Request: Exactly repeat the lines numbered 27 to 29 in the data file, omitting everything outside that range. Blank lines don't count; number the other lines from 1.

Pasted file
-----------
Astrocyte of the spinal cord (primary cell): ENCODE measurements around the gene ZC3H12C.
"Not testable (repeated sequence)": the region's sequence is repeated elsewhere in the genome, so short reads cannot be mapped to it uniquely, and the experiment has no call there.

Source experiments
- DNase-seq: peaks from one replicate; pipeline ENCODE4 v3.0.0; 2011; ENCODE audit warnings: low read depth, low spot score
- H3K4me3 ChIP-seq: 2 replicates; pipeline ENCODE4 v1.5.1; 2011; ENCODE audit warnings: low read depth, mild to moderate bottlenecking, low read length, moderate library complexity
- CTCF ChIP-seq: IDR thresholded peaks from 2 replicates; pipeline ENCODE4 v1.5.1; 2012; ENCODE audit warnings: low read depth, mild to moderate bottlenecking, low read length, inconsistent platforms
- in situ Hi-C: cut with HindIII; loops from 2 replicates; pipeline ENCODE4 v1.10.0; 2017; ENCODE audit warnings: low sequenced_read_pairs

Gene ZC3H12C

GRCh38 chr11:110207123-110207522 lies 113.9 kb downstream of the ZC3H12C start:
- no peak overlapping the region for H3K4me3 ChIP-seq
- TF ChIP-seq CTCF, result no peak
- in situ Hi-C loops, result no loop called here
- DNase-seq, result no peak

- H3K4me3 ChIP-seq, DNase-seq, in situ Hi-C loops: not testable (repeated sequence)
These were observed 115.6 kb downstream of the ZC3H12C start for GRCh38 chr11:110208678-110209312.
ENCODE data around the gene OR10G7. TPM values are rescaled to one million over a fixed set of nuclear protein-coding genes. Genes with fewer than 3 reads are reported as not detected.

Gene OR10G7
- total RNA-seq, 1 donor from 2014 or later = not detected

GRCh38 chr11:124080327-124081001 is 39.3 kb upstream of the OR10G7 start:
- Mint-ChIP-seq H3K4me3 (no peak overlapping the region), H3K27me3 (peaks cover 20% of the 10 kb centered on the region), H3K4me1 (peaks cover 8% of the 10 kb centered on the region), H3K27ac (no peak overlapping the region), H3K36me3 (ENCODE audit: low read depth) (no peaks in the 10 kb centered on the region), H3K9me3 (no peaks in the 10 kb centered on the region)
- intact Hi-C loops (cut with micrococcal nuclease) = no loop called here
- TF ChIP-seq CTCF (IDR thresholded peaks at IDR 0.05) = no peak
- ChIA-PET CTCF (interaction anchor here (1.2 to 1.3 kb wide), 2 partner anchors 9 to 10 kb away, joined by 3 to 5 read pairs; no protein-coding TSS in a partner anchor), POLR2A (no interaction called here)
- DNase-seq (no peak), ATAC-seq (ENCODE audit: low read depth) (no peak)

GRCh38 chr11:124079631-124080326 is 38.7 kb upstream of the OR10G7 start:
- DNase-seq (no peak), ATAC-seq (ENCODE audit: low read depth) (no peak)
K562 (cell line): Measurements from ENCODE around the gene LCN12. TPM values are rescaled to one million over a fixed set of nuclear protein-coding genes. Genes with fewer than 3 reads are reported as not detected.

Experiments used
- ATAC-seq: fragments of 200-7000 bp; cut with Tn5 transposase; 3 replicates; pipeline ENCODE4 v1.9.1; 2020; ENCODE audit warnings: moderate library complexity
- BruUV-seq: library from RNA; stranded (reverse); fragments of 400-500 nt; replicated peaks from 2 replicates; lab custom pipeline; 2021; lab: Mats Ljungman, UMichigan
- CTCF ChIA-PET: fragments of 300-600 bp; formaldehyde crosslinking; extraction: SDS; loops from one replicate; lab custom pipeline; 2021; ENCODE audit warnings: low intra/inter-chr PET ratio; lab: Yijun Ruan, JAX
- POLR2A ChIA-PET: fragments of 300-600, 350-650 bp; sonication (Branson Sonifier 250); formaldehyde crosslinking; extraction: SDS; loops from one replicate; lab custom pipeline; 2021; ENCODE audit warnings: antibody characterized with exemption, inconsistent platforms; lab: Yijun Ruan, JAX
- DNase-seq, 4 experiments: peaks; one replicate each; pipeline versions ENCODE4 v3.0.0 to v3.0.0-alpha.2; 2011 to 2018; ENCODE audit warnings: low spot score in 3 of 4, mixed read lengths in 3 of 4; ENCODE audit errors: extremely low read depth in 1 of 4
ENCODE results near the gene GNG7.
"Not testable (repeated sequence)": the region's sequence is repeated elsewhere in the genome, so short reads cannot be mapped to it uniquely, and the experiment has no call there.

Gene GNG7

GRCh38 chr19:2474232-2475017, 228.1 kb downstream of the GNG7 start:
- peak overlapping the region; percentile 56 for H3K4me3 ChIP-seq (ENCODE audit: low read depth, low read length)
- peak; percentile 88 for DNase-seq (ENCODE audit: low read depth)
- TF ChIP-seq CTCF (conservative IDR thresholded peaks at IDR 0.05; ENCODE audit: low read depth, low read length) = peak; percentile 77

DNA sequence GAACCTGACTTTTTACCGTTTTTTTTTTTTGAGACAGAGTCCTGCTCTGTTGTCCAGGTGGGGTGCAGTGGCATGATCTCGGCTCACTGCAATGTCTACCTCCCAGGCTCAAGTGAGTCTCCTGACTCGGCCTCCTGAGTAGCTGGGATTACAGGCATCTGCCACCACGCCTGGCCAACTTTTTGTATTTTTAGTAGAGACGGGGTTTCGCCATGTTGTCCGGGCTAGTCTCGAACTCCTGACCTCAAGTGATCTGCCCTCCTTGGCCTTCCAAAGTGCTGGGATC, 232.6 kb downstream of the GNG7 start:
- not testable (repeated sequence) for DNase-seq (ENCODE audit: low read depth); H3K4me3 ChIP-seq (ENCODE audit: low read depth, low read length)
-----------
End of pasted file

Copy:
K562 (cell line): Measurements from ENCODE around the gene LCN12. TPM values are rescaled to one million over a fixed set of nuclear protein-coding genes. Genes with fewer than 3 reads are reported as not detected.

Experiments used
- ATAC-seq: fragments of 200-7000 bp; cut with Tn5 transposase; 3 replicates; pipeline ENCODE4 v1.9.1; 2020; ENCODE audit warnings: moderate library complexity